Vowles v. CraigAnnotate this Case
12 U.S. 371 (1814)
U.S. Supreme Court
Vowles v. Craig, 12 U.S. 8 Cranch 371 371 (1814)
Vowles v. Craig
12 U.S. (8 Cranch) 371
If a person who has obtained a survey upon a military land warrant under the Commonwealth of Virginia for two thousand acres sell and transfer, for a valuable consideration, his right to the survey and assign the plat and certificate to the purchaser, whereupon he obtains a patent for the land in his own name, and if, upon a resurvey it appear that the grant conveys two thousand seven hundred acres, the vendor cannot in equity support a claim for the surplus against the vendee.
When an assignment is made of a plat and certificate of survey, the purchaser takes it subject to the risk of its containing a less quantity than is expressed on its face, and should it contain more, he is entitled to it.
This case, as stated by TODD, J., in delivering the opinion of the Court was as follows:
This suit was instituted on the chancery side of the Circuit Court of the United States for the Kentucky District by the complainants, now appellants as the heirs
and legal representatives of Mary Vowles, formerly Mary Frazer.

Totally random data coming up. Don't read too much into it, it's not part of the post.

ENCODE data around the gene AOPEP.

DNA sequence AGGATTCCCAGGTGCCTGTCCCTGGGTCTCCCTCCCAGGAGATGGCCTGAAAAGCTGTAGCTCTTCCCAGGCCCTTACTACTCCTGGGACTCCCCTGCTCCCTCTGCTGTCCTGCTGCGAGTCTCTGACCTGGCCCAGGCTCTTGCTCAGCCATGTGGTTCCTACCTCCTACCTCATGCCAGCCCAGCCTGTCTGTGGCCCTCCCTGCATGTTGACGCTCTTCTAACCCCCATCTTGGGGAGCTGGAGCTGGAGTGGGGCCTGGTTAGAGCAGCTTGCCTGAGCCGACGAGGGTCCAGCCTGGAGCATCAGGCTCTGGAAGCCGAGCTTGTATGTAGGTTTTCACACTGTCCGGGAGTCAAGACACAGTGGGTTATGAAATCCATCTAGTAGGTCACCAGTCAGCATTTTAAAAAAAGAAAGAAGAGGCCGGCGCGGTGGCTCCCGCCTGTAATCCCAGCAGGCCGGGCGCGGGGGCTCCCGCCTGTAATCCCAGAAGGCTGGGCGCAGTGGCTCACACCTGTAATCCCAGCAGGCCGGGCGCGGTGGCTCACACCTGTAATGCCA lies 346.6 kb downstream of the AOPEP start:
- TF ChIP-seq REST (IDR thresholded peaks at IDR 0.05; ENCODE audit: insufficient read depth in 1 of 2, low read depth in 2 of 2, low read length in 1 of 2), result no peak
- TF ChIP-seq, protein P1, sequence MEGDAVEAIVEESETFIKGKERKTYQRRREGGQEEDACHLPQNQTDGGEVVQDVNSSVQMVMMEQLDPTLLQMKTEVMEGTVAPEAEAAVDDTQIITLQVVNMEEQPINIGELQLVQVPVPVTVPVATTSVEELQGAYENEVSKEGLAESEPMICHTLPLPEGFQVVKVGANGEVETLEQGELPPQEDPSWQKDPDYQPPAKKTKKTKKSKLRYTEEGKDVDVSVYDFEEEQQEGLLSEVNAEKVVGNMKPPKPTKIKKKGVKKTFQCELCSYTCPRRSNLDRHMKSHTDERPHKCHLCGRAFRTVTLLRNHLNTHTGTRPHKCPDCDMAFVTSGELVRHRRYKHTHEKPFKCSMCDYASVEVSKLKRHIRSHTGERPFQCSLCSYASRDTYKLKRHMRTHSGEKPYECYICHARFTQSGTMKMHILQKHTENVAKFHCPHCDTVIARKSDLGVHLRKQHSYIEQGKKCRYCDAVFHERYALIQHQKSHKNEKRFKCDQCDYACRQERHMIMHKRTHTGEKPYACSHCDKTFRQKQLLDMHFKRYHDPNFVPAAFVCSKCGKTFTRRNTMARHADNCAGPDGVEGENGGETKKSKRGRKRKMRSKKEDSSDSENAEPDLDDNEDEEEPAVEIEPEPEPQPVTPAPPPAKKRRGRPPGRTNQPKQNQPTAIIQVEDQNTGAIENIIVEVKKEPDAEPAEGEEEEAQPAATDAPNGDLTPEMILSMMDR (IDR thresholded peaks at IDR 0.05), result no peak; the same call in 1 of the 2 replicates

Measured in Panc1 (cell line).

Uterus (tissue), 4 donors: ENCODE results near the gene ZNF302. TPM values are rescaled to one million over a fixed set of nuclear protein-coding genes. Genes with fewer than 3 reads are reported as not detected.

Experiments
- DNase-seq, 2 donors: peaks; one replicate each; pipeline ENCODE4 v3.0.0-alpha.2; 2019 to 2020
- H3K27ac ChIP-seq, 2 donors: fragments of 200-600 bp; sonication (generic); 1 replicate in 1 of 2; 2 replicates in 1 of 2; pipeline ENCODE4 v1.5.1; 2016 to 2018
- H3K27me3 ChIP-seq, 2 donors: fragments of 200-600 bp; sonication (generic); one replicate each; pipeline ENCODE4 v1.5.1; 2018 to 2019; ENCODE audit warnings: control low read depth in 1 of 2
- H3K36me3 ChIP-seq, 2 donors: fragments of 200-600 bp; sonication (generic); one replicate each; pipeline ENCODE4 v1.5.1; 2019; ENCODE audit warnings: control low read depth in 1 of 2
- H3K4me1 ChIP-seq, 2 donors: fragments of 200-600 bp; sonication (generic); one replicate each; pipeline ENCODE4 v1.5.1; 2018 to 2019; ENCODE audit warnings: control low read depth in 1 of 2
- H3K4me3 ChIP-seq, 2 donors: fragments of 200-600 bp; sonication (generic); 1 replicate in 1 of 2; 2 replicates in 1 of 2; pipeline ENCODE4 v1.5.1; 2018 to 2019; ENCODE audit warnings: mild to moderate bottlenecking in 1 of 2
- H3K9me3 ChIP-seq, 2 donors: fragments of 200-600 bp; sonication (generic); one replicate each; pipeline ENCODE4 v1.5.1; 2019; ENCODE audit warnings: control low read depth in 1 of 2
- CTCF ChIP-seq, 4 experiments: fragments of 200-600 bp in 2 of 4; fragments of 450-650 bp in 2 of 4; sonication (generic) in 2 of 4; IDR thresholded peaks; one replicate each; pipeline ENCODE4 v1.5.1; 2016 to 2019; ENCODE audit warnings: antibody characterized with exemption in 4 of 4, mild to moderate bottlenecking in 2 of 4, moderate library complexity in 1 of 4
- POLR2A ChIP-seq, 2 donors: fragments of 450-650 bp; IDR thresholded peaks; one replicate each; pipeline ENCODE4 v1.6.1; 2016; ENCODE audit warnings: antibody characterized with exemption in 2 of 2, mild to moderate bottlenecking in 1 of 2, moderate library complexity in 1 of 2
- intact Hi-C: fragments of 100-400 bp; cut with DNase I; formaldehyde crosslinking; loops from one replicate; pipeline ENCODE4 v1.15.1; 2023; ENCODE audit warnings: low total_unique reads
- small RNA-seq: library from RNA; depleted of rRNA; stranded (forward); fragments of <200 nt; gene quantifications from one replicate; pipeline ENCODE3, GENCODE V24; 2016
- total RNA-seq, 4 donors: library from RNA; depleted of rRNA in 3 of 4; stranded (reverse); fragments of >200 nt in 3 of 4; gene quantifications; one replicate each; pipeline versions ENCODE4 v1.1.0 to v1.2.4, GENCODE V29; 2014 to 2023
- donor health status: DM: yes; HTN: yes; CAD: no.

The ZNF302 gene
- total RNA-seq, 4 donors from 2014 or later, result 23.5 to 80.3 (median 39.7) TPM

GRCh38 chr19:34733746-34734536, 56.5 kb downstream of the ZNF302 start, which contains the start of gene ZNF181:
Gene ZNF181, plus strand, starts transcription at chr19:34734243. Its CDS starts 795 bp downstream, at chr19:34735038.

The bill alleges that in the year 1774, a survey was made for Mary Frazer as heir at law and only daughter of George Frazer, deceased, by virtue of the governor's warrant and agreeable to the royal proclamation of 1763, for 2,000 acres of land in Fincastle County on Elkhorn Creek, the waters of Ohio River. That according to usual and customary allowance made in this as well as other military surveys at that time, a considerable quantity of land over and above 2,000 acres is contained within the actual boundaries. That in the year 1778, whilst the said Mary was a minor, Michael Robinson, as guardian of the said Mary and who had intermarried with he mother, made a contract with the defendants Lewis, Joseph, and Benjamin Craig for the sale of the said 2,000 acres of land surveyed as aforesaid for the said Mary at the price of 30s. per acre, amounting to
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